For Immediate Release
Tel: 212-633-6700 x13
NYT's Pentagon Propaganda: Misleading Report on Guantánamo and Terrorism
NEW YORK - While former Vice President Dick
Cheney has been front and center in the media debate over the current
White House's national security policies, he's not the only one trying
to challenge the White House's message. The New York Times published a front-page article (5/21/09) that bolstered the notion that former Guantánamo prisoners "return" to terrorist activity.
The remarkably credulous Times
story, under the headline "1 in 7 Freed Detainees Rejoins Fight, Report
Finds," was based on a Pentagon report leaked to the paper before its
release yesterday evening. The article emphasized the notion that
former prisoners "returned to terrorism or militant activity"--without
adequately explaining the definition of either term, or examining
whether those former detainees were ever "terrorists" in the first
And as Talking Points Memo has noted (5/26/09),
the Times' front-page headline claiming that "1 in 7" detainees had
returned to the fight glossed over the DOD's own distinction between
"confirmed" and "suspected" cases.
And missing from Times reporter
Elisabeth Bumiller's account was a full explanation of the Pentagon's
long history of releasing similar studies, which have been widely
challenged and debunked. Attorney H. Candace Gorman, who represents
some Guantánamo detainees, has challenged the Pentagon's findings (Huffington Post, 3/13/07), as has journalist and terrorism analyst Peter Bergen (CNN, 1/24/09). As one prominent critic, Mark Denbeaux of Seton Hall, explained (Washington Independent, 1/23/09):
Every time they have been required to identify
the parties, the DOD has been forced to retract their false IDs and
their numbers. They have included people who have never even set foot
in Guantánamo--much less were they released from there. They have
counted people as "returning to the fight" for their having written an
op-ed piece in the New York Times
and for their having appeared in a documentary exhibited at the Cannes
Film Festival. The DOD has revised and retracted their internally
conflicting definitions, criteria, and their numbers so often that they
have ceased to have any meaning--except as an effort to sway public
opinion by painting a false portrait of the supposed dangers of these
The Times quoted Denbeaux deep
in its May 21 piece, but those comments failed to convey the serious
problems with the Pentagon's previous reports on Guantánamo.
More fundamentally, can the Times be sure that the Pentagon knows that the detainees were ever "terrorists" to begin with? As Denbeaux explained in one report (12/10/07 [PDF]),
"Implicit in the Government's claim that detainees have 'returned to
the battlefield' is the notion that those detainees had been on a
battlefield prior to their detention in Guantánamo." He concluded,
based on reviewing the Pentagon's own Combatant Status Review Tribunal
records, that just 4 percent of the available summaries "alleged that a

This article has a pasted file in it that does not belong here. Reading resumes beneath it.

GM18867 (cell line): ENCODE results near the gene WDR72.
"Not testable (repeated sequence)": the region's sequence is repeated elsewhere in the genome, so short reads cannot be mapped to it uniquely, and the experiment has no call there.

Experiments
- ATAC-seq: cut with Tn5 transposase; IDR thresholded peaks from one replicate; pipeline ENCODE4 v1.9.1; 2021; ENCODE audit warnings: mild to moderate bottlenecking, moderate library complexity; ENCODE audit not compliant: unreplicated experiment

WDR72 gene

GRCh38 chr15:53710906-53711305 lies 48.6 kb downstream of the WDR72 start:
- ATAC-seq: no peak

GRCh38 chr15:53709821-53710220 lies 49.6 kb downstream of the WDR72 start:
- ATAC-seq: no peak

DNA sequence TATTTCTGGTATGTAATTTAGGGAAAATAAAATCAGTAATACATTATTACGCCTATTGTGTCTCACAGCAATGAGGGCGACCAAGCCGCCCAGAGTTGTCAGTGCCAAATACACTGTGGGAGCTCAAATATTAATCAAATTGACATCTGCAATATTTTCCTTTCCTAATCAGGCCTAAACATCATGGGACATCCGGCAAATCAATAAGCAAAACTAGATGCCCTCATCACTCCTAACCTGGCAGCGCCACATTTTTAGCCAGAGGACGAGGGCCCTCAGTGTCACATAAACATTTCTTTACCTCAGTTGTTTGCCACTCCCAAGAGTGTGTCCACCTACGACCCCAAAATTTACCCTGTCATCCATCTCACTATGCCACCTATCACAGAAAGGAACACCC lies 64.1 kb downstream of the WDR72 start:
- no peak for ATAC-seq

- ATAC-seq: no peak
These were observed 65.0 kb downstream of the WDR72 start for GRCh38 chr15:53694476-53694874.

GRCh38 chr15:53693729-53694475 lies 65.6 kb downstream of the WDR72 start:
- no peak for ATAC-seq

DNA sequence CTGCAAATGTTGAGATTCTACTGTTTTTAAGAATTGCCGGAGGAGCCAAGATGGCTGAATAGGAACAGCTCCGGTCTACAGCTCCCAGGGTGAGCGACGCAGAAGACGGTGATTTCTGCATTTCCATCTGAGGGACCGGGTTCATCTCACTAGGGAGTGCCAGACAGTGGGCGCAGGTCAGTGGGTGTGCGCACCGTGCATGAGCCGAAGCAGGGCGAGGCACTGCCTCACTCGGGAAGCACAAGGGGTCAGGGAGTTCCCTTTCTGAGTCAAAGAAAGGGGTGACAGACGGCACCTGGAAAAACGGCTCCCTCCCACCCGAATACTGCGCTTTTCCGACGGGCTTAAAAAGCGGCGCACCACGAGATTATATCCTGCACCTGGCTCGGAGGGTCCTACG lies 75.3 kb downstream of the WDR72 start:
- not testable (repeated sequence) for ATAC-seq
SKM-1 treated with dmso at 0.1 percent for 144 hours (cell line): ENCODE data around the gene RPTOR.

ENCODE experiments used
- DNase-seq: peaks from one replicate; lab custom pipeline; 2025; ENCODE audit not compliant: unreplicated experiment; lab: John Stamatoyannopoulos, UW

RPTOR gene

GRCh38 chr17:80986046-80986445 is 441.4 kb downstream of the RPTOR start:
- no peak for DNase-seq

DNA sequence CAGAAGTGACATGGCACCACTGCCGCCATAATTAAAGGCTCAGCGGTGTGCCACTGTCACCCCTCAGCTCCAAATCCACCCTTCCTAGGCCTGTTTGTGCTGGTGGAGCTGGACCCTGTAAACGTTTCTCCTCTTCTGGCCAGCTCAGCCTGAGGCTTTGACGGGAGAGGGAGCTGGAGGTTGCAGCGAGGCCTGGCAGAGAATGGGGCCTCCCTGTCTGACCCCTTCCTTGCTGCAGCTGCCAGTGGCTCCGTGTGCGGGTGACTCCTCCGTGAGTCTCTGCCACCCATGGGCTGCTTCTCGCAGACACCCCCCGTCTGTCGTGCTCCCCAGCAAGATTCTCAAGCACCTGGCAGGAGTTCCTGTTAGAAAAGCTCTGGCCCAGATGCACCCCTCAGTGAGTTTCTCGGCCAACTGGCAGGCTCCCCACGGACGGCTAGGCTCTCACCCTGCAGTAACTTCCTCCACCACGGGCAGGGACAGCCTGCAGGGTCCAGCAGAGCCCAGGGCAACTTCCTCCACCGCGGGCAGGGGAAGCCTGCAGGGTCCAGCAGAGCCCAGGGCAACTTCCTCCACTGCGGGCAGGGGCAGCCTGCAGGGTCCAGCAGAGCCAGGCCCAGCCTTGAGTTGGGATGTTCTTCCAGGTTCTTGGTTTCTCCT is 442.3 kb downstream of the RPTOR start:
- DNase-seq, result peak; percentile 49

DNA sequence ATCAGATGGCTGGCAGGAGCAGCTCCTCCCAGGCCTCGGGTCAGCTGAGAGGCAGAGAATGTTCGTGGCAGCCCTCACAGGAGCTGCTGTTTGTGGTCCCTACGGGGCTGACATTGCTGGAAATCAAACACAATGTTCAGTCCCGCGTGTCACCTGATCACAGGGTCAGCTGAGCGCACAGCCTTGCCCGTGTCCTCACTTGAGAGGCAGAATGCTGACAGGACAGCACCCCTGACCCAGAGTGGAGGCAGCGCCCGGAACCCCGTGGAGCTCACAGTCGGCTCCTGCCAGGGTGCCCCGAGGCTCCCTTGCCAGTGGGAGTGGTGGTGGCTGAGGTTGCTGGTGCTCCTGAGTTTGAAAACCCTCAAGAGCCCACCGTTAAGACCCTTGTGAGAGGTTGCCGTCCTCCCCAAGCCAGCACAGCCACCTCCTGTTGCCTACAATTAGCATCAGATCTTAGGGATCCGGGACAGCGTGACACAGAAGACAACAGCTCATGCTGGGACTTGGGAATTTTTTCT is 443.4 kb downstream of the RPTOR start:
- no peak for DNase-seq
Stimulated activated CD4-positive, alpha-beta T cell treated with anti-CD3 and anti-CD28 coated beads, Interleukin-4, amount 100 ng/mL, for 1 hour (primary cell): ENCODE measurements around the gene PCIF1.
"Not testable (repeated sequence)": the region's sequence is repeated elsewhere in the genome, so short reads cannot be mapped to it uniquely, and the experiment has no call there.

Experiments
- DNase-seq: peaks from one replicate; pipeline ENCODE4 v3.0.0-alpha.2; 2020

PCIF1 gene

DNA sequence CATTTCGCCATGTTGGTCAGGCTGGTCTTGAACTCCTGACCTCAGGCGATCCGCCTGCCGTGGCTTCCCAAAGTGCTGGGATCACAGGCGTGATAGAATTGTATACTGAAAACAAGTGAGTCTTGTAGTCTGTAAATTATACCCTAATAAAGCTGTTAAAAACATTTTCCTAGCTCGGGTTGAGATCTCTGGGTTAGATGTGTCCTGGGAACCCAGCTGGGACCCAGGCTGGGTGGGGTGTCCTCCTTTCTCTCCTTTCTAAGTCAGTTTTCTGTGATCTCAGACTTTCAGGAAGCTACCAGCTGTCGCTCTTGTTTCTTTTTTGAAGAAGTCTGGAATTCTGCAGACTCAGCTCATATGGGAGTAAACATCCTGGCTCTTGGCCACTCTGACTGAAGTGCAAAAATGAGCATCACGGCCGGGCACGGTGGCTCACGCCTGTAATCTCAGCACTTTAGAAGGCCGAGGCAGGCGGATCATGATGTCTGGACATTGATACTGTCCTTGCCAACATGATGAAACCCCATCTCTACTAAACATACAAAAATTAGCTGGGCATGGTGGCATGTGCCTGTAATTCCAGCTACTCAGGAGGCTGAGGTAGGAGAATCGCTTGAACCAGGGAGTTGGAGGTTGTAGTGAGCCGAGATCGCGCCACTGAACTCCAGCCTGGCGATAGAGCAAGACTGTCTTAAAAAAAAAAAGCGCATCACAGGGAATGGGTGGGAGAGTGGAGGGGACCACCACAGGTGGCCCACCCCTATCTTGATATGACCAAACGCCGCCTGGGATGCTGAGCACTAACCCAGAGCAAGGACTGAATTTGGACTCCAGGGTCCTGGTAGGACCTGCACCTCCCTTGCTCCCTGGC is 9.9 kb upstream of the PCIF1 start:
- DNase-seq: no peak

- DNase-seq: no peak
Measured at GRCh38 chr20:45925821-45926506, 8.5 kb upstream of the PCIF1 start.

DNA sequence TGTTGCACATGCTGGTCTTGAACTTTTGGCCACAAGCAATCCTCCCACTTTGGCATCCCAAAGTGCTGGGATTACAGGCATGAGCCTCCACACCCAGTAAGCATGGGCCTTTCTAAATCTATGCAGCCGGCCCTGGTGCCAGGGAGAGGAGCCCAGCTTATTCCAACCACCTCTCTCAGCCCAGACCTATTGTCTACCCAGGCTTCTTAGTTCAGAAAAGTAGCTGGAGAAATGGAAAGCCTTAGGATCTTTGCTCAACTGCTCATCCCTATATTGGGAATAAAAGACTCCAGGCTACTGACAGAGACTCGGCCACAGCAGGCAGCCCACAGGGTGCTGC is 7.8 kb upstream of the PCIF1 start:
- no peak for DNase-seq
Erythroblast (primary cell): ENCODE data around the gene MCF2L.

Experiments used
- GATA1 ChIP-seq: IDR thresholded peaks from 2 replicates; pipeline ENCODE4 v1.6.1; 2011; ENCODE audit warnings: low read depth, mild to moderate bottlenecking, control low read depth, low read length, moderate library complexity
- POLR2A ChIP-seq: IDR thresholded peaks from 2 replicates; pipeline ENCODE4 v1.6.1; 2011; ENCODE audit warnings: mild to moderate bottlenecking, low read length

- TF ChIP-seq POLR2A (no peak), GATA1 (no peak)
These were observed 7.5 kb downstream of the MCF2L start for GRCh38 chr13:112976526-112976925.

detainee had ever been on any battlefield." Only one detainee was
actually captured by U.S. forces on a battlefield. And, of course,
fighting U.S. forces on a battlefield is not in itself an act of
Even Bumiller seemed to distance herself from some of the language in her piece. Appearing on MSNBC
(5/21/09), she noted that "there is some debate about whether you
should say 'returned' because some of them were perhaps not engaged in
terrorism, as we know--some of them are being held there on vague
charges." The Times went on to make significant changes to the report on its website (TPM Muckraker, 5/21/09).
The new headline is "Later Terror Link Cited for 1 in 7 Freed
Detainees," and the piece reported that the former detainees "are
engaged in terrorism or militant activity"--as opposed to "returned to
terrorism or militant activity."
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Times Washington bureau chief Dean Baquet (Politico, 5/21/09) responded by arguing that the changes were not all that significant:
The story was about the estimate of the number
of people who ended up, by DOD's account, as being engaged in terrorism
or militant activity after leaving Gitmo. That still stands. The change
was an acknowledgment that some assert that not everyone in Gitmo is
truly a terrorist. Some critics have said that Gitmo is also filled
with people who aren't truly terrorists.
This is disingenuous, at the very least. The story was about people
"returning" to the "fight," based on the latest in a series of
misleading and contradictory Pentagon reports on the topic--which
should have led the Times
to treat the leak with more skepticism in the first place. The paper
noted in the article that the report's "conclusion could strengthen the
arguments of critics who have warned against the transfer or release of
any more detainees as part of President Obama's plan to shut down the
prison by January." That is precisely the effect it had (conservative MSNBC host Joe Scarborough gave the paper a "tip of the hat"--5/21/09), thanks entirely to the way the Times mishandled the story.
Ask New York Times public editor Clark Hoyt to examine the way the Times
handled its May 21 story about the Pentagon's claims regarding
Guantánamo detainees. Did the paper's original report do enough to
challenge the Pentagon's claims? And do the paper's subsequent changes
to the story warrant some explanation to readers?
Public Editor, New York Times
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